Friday, 27 January 2012

Inequitable distribution of teaching responsibility at IIT Roorkee - why?

More than a month has passed since the beginning of the new academic session
and I have been wondering about why some of my colleagues are saddled with a
teaching load of about 20 hours per week whereas other faculty members in the
same department have only 6 to 8 hours of teaching commitment. What is the
reason behind this disparity? I would greatly appreciate being enlightened on
this issue. Is there some kind of rule written somewhere that governs the
sharing of teaching responsibility? At least I am not aware of any such
rule/guideline nor is such a practice followed in other IITs. The number of
courses to be taught in a semester is a collective responsibility of the
department and should be shared equally amongst all faculty members.

In these times when we complain of shortage of faculty members, a simple
gesture of being considerate would go a long way to attract and retain the
young talent. We should be more welcoming to the new comers and try and make
the process of their assilimilation into the IIT Roorkee fraternity as pleasant
as possible. There are so many problems that a person has to deal with when
he/she relocates to a new place that the mere thought of teaching three
courses immediately on arrival is often enough to drive that prospective
talent miles away from Roorkee. Will it not be a more welcoming and caring
gesture if the concerned person is asked to teach just one course of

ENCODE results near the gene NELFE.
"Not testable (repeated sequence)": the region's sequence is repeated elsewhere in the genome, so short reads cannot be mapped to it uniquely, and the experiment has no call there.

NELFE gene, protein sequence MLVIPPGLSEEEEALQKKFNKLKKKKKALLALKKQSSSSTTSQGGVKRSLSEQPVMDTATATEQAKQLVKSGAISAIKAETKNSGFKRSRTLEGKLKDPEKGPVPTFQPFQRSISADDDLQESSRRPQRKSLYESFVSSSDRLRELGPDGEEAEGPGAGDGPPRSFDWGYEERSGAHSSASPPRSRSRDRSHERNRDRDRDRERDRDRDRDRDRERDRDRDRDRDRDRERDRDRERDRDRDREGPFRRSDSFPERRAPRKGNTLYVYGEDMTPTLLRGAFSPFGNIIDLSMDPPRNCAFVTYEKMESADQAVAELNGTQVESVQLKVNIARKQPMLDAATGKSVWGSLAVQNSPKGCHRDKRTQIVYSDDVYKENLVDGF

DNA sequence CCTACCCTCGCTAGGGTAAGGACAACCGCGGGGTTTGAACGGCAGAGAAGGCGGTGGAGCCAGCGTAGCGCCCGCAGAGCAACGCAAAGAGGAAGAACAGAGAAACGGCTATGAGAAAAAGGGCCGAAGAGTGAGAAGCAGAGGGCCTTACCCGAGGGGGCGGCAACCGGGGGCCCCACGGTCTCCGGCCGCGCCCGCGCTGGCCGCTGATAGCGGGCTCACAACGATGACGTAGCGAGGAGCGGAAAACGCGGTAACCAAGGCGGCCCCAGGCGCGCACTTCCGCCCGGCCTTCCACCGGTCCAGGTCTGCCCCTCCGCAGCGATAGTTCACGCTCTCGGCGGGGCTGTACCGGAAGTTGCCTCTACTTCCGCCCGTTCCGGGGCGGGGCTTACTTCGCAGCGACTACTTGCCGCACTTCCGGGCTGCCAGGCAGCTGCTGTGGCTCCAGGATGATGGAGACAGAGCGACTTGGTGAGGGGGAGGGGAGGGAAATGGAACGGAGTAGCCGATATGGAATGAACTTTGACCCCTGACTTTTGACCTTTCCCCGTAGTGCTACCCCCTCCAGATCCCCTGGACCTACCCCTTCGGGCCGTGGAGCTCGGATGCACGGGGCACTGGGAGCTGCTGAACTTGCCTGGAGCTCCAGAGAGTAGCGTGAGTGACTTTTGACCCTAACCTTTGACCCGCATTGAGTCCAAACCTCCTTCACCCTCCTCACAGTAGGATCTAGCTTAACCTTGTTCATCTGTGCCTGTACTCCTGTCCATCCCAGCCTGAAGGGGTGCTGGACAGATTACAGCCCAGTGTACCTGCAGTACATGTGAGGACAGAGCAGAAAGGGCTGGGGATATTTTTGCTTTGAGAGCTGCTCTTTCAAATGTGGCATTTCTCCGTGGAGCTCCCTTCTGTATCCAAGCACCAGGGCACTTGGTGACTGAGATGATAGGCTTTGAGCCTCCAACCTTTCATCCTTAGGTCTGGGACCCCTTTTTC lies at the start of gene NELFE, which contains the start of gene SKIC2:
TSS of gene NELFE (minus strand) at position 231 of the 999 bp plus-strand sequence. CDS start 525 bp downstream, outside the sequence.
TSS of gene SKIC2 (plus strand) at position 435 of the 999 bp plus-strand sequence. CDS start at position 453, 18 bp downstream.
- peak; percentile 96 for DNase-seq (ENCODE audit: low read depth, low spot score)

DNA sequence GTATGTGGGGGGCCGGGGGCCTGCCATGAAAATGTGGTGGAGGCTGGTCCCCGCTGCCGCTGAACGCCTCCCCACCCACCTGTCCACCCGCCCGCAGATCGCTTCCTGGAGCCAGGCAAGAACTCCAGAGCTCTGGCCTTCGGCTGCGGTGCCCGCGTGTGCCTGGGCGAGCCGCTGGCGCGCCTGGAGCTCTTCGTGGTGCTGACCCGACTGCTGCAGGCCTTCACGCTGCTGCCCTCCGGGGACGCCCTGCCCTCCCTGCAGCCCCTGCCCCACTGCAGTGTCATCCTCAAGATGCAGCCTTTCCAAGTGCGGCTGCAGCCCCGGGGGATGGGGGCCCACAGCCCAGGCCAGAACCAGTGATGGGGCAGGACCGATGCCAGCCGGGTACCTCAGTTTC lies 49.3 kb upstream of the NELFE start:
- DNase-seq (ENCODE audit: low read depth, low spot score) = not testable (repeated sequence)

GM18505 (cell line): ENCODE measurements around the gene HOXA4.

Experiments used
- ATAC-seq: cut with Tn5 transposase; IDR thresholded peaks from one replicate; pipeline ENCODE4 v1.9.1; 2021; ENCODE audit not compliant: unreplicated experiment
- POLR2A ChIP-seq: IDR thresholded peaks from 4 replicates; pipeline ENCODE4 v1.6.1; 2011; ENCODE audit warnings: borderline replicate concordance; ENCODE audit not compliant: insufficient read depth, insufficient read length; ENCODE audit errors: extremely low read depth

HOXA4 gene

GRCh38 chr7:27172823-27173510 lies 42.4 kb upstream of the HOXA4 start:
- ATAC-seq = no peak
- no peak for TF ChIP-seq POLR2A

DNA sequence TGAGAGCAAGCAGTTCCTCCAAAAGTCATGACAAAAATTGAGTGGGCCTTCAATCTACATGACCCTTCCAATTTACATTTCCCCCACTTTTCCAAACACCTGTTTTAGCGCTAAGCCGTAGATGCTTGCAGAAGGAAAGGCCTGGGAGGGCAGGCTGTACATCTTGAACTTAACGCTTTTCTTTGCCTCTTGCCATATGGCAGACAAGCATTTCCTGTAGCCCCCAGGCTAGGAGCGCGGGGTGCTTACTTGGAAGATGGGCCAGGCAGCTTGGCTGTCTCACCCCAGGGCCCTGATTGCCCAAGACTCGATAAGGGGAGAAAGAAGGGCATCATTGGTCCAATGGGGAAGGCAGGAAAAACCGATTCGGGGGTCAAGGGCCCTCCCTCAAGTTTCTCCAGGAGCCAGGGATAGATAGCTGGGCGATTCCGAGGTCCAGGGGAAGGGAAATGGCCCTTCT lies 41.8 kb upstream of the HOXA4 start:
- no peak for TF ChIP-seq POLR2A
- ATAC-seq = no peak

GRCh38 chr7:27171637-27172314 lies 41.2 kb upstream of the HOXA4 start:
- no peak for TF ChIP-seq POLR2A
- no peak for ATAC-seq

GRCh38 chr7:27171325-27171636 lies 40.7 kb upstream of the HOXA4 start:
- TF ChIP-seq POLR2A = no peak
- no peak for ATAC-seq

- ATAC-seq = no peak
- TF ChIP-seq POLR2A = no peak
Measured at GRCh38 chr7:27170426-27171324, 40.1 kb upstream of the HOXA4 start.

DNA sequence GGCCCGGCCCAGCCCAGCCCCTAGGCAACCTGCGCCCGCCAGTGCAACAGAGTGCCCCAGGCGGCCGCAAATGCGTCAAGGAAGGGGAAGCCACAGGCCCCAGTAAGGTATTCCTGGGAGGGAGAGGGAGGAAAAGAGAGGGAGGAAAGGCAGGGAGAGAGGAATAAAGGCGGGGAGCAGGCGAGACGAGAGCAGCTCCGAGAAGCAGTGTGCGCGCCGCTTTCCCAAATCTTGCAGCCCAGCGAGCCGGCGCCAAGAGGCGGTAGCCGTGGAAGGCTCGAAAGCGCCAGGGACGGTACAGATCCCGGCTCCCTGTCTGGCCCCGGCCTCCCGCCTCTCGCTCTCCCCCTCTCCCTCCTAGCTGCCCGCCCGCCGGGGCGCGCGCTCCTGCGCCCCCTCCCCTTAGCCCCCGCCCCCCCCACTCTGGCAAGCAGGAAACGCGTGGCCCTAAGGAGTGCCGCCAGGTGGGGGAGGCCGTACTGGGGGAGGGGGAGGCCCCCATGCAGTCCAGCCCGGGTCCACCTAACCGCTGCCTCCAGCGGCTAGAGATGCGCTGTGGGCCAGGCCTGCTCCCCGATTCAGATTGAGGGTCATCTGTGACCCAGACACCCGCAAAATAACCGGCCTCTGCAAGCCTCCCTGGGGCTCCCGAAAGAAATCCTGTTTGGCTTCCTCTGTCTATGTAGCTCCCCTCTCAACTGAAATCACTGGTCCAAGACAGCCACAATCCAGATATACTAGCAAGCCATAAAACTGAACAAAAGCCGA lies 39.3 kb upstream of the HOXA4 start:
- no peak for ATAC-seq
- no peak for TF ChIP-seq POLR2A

his/her preference? From the next semester onwards, the person can be
reasonably expected to share the collective teaching responsibility at par
with others. Similar consideration can possibly also be extended to the
retiring faculty. We can certainly afford to be little more considerate and
let him/her teach course of his/her choice in his last semester as a mark of our
gratitude for his/her contributions to the department and institute. This
caring attitude would go a long way in improving the working environment and
inter-personal relationships in the department. After all a positive leadership
breeds a positive attitude.

A good academic institute is known by the quality of the research output
that it generates and it is our duty to look beyond short-term personal
gains for the greater common good of the institute to which we all owe our
identity. It seems ironical that we lay so much emphasis on the research
potential of candidates before hiring them and then refuse to give them
adequate time to pursue their research interests! An egalitarian basis for
sharing teaching responsibility would enable the younger colleagues to devote
more time to research for which they have been hired in the first place! If we
continue putting too much burden on the younger colleagues, we may eventually
end up losing on both fronts: the younger colleagues will soon lose the spark
and zeal for implementing their research ideas, and the quality of classroom
teaching will be below par. Enhancement of research activity is necessary for
improving the quality of teaching because of the new insights gained in the
process and this in turn makes the lectures more stimulating and worth
attending indeed!

The above may be an utopian ideal and not all newcomers may be able to
realize their potential fully but then there would definitely be some who
would and that would make the difference between an average teaching
institute and a respected research institute. Let us all chip in and
contribute our bit to let IIT Roorkee be known for its research output,
rigorous academic standards and not just for the beautiful campus and great

"Freedom is nothing else but the chance to do better."
-- Albert Camus